HttpClient Web Proxy Authentication

A short article documenting proxy auth configuration.

From time to time, I post short articles that are more about reminders to myself when I figure out something that wasn’t obvious or easy to get working. In this case, I was implementing techniques from some of my recent Blazor and Orleans OIDC articles in our real applications at work. Our devops team is still setting up our OIDC infrastructure so I decided to temporarily wire it up to the publicly-accessible IdentityServer demo authority. Like most enterprise users, we’re behind a proxy server, and for whatever reason, it requires authentication. It took awhile to figure out how to get the HttpClient, the IdentityModel OIDC helper package, and ASP.NET Core OIDC authentication configured properly for this.

The Non-Proxy Scenario

This is the non-proxy version of ConfigureServices code copied directly from a the Startup.cs for a recent article about JWT access token validation for securing Microsoft Orleans services:

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services.AddHttpClient();

services.AddSingleton<IDiscoveryCache>(sp =>
{
    var factory = sp.GetRequiredService<IHttpClientFactory>();
    return new DiscoveryCache(
        "https://demo.identityserver.io",
        () => factory.CreateClient());
});

services.AddAuthentication(options =>
{
    options.DefaultScheme = "Cookies";
    options.DefaultChallengeScheme = "oidc";
})
.AddCookie("Cookies")
.AddOpenIdConnect("oidc", options =>
{
    options.Authority = "https://demo.identityserver.io/";
    options.ClientId = "interactive.confidential";
    options.ClientSecret = "secret";
    options.ResponseType = "code";
    options.SaveTokens = true;
    options.GetClaimsFromUserInfoEndpoint = true;
    options.Scope.Add("openid");
    options.Scope.Add("api");
    options.Scope.Add("offline_access");
});

Problem Diagnosis

Attempting to use the DiscoveryCache feature of IdentityModel with a proxy that requires authetication results in an error message which says:

Unable to retrieve document from: [PII is hidden]

PII stands for Personally Identifiable Information. In order to expose this information in the error message, you have to add another line of code to ConfigureServices:

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IdentityModelEventSource.ShowPII

After that you’ll get an error message with useful information. I can’t show the error from our internal proxy server, and it will vary according to the proxy server product in use, but if it says it requires credentials, you’re in the right place.

Once you’ve confirmed the problem, you can remove the ShowPII setting.

Proxy-Aware Handler

In ConfigureServices create a new handler with proxy server details:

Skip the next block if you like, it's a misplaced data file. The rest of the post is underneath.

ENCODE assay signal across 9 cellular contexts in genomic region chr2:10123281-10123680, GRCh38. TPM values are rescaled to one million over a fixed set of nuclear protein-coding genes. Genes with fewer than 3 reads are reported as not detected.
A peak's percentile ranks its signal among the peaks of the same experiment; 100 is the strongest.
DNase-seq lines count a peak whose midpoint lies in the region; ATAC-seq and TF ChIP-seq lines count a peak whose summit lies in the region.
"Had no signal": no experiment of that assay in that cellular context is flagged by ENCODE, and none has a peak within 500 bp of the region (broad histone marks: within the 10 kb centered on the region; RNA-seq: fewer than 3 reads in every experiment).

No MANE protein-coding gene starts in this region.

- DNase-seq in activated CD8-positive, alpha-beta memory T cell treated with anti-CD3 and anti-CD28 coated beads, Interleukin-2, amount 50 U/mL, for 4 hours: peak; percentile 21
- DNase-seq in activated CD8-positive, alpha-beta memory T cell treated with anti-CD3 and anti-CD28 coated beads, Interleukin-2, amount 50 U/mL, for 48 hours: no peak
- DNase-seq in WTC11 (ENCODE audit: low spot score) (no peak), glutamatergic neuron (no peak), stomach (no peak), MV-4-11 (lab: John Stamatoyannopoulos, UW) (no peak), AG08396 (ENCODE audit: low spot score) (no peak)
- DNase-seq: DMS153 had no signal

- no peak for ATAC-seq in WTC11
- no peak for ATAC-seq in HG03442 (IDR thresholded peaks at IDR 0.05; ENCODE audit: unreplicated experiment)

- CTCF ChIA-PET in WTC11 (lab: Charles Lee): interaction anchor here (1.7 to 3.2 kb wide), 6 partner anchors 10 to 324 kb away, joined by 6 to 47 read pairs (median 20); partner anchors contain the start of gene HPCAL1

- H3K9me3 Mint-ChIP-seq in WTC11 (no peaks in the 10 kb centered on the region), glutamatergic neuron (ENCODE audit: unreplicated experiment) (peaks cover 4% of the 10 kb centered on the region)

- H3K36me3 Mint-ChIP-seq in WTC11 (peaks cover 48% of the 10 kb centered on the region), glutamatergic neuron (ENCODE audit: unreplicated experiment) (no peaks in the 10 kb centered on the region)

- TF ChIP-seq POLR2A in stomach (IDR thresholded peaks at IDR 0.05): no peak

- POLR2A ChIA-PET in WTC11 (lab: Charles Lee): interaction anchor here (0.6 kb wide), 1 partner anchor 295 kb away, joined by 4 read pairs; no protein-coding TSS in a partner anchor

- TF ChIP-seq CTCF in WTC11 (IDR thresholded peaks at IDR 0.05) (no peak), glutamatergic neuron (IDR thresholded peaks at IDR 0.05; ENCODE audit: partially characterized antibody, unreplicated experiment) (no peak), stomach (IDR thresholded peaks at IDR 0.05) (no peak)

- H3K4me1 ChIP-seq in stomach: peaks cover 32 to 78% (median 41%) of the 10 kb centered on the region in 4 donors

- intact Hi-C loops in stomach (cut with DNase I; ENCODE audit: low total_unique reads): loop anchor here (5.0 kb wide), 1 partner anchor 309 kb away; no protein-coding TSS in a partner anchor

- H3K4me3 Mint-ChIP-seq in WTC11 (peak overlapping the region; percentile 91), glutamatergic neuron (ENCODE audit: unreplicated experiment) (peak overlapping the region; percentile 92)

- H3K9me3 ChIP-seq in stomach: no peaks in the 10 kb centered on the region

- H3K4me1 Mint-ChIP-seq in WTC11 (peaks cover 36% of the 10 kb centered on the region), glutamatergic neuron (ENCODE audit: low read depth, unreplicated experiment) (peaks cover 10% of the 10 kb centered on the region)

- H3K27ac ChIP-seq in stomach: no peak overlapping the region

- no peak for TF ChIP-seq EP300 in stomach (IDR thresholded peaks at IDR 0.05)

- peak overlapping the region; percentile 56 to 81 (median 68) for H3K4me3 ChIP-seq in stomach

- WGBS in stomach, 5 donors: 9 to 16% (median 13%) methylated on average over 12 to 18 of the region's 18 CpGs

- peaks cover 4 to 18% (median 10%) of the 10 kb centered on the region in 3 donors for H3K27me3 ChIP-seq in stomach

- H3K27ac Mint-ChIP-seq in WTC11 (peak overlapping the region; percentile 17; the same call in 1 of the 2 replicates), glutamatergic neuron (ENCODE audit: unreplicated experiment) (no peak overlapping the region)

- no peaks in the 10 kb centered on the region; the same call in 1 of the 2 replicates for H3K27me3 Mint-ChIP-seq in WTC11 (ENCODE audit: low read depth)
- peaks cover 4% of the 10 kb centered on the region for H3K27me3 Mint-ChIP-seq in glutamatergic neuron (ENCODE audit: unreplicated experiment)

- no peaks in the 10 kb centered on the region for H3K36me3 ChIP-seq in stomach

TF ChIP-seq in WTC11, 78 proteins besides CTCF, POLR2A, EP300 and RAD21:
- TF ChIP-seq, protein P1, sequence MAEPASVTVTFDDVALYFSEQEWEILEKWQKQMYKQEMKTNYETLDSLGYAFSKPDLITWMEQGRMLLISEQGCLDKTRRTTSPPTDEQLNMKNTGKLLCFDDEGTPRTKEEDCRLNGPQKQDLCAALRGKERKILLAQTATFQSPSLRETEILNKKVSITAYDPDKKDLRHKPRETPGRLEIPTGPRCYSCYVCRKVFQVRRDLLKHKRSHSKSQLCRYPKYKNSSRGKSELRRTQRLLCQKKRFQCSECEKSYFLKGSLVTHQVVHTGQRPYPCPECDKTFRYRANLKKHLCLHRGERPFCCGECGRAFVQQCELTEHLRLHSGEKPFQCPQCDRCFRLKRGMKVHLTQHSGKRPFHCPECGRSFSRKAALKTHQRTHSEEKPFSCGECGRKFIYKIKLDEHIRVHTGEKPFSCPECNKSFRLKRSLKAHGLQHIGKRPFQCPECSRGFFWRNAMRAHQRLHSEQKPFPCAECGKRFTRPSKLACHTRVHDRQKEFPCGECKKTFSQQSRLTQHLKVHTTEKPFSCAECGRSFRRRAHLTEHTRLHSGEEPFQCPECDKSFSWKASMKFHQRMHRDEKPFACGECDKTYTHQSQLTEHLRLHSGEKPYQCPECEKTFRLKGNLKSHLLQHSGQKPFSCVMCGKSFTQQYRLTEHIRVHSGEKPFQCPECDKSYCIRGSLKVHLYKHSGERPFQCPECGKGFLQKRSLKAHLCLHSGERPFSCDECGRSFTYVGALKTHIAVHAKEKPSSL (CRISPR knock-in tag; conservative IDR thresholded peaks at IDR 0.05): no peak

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var proxy = new HttyClientHandler
{
    UseProxy = true,
    Proxy = null, // use system proxy
    DefaultProxyCredentials = CredentialsCache.DefaultNetworkCredentials
}

As the comment indicates, setting Proxy to null causes the application to use the default system proxy (currently still defined in IE settings on the Connections tab). As long as that is the case, DefaultProxyCredentials are applied. However, if Proxy points to an actual Proxy object, DefaultProxyCredentials are ignored, and the credentials (and other important properties like Address) should be configured within the Proxy object.

Register Http Client Factory

Earlier this line was used to register a simple default factory for HttpClient:

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services.AddHttpClient();

Unfortunately, using a proxy means you must (at a minimum) define a named client, then a new configuration extension becomes available. The registration becomes:

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services.AddHttpClient("with_proxy_auth")
    .ConfigurePrimaryHttpMessageHandler(() => proxy);

Using Http Client Factory

Anywhere your code injects IHttpClientFactory, it must reference that named client in order to use proxy authentication:

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var client = httpClientFactory.CreateClient("with_proxy_auth");

That requirement includes the factory lambda we set up for the IDiscoveryCache service:

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services.AddSingleton<IDiscoveryCache>(sp =>
{
    var factory = sp.GetRequiredService<IHttpClientFactory>();
    return new DiscoveryCache(
        "https://demo.identityserver.io",
        () => factory.CreateClient("with_proxy_auth"));
});

Fixing OIDC Middleware

When you register for OIDC authentication by calling AddOpenIdConnect, parts of the system will sometimes communicate with the OIDC authority behind the scenes. In OIDC terminology this is called “back-channel” communication. You must also tell the OIDC middleware to use proxy authentication:

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services.AddAuthentication(...)
.AddOpenIdConnect("oidc", options =>
{
    // omitted: Authority, ClientId, etc.
    options.BackchannelHttpHandler = proxy;
});

This is the reason I stored the HttpClientHandler in a variable (in most examples online, it’s in a lambda with the AddHttpClient call).

Conclusion

It’s pretty simple stuff, but the exact syntax wouldn’t be easy to recall, and I couldn’t find all of the information expressed clearly and correctly in one place (I wasted close to two hours tracking this down). Maybe it will help others, too!

Updated:

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